Ohana TPK-25G Small Scale Sopranino

taro

Member
Joined
Aug 1, 2021
Messages
50
Points
8
Nice review as always! There is also the slightly more expensive "Pequeno" series that have the vintage-style finishes and white Gotoh friction tuners. Ohana specs say the nut width is 1 3/8" (34.9mm) so I wonder if that's a bit more comfortable....

 

badhabits

Active member
Joined
Jan 26, 2020
Messages
494
Points
28
I’ve got that uke, and have pretty much the same likes/dislikes…however, I have it strung with fluorocarbon strings and think is sounds fine in C tuning. I agree that it sounds WAY better than the O’nino (also with fluorocarbon strings), which sounded toy-like to me, no comparison really.
 

badhabits

Active member
Joined
Jan 26, 2020
Messages
494
Points
28
Nice review as always! There is also the slightly more expensive "Pequeno" series that have the vintage-style finishes and white Gotoh friction tuners. Ohana specs say the nut width is 1 3/8" (34.9mm) so I wonder if that's a bit more comfortable....

Street price about $225… I’d have a hard time spending that much on a “novelty uke”, esp when the bag or case is a separate item/cost.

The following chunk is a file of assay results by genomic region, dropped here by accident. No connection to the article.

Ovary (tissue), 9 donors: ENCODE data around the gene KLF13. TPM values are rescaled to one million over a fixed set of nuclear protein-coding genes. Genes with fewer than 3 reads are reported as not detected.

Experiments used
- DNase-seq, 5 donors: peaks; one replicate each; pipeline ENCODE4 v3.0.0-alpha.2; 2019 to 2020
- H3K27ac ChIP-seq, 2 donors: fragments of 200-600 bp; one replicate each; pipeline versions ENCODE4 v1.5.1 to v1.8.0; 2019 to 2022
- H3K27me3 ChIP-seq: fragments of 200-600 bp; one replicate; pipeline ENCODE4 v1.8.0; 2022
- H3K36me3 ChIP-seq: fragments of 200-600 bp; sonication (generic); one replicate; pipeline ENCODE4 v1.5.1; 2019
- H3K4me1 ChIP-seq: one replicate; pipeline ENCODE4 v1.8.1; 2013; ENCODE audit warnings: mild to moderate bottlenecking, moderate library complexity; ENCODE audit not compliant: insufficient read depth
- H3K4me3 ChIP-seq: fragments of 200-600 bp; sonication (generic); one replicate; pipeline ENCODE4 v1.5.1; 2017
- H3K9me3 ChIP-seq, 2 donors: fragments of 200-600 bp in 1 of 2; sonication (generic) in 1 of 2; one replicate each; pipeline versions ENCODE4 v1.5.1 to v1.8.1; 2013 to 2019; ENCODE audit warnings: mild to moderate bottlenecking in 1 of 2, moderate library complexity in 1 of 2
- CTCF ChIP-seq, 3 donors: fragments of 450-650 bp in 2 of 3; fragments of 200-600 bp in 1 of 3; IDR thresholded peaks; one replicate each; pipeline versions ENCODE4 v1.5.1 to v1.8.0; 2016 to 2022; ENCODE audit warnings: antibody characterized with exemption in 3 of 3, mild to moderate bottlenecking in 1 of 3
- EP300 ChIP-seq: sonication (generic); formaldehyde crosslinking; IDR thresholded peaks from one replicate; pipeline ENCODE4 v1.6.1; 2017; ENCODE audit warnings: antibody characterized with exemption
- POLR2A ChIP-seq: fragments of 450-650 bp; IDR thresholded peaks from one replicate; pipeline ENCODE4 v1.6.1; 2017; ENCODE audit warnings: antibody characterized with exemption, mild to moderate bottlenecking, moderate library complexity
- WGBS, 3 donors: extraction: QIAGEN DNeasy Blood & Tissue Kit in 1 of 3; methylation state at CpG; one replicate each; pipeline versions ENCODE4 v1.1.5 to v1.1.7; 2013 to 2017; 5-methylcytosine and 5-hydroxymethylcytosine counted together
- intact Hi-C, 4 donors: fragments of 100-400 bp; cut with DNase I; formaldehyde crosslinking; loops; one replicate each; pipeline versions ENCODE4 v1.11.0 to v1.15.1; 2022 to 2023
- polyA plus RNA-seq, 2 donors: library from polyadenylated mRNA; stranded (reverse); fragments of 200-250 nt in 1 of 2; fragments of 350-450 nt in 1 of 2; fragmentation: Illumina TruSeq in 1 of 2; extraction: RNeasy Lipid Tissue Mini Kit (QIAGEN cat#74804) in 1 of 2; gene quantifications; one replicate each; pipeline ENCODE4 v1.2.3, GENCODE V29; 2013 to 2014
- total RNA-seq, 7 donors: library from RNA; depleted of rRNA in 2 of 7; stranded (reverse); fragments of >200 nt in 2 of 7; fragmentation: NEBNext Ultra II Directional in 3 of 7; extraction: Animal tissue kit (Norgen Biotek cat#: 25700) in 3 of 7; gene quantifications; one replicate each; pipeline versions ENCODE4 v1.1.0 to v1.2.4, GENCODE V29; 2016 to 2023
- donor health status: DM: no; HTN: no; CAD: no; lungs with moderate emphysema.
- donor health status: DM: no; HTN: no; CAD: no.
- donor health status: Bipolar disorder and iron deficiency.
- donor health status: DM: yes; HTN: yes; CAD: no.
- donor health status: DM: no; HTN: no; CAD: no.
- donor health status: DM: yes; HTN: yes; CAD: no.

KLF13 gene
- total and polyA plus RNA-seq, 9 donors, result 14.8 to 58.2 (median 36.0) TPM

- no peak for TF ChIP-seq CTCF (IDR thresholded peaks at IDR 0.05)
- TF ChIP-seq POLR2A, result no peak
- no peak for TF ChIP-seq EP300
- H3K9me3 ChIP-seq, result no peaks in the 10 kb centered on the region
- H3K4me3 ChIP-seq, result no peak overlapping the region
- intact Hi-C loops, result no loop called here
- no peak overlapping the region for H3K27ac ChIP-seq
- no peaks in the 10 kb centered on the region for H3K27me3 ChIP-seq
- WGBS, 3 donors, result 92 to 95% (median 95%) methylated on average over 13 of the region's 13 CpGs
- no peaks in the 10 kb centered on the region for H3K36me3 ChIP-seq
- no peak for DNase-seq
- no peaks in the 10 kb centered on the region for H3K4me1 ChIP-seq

Nickie

Well-known member
Joined
Dec 31, 2010
Messages
9,726
Points
63
Thanks for another great review, Baz. I've seen so many of them, I can usually tell right off by the look on your face if you liked it or not.
 

merlin666

Well-known member
Joined
Jul 7, 2015
Messages
1,936
Points
63
Looks like one for spoiled and talented keiki, though they must practice with supervision to avoid injury with pointy headstock.
 

bazmaz

Well-known member
Joined
Sep 5, 2009
Messages
5,121
Points
48
It seems to be a quality instrument but size is more suited for children (keiki) than many adults. My Hawaiian language skills are limited.
Ah sorry - not sure I agree when you consider this is part of a solid wood range by Ohana at prices that probably rule out the kids market (this is 160 UK pounds over here - not an entry price)

I get that its styled kinda funky but then, I am 49 years old and like it!

Hey - in the right tuning this is a nice uke - sounds great - the nut width is a common thing with Ohana and Kala - they don't seem to get what the Hawaiian makers have always done in that department and are taking advice from Chinese factory lines. Shame really.
 

Dohle

Well-known member
Joined
Aug 23, 2019
Messages
1,131
Points
48
Whatever one might think about the uke itself (and I do agree it seems decent) you really have to commend Ohana for making so many of these non-standard ukes. Name me one other uke brand that lists several different sup-soprano models, Nunes style models, Vita uke models, a Lyon & Healy bell uke, and loads of other vintage style models. They're very distinctly a beginner to mid-range uke brand but I'm always impressed with their range of different and quirky ukes.
 

badhabits

Active member
Joined
Jan 26, 2020
Messages
494
Points
28
You could add long necks, 5 string, 8 string to your list as well... quite the range.

I forget to mention, I am impressed that baz didn't flinch one bit when the 2 ukes knocked together towards the beginning...lol.
 

bazmaz

Well-known member
Joined
Sep 5, 2009
Messages
5,121
Points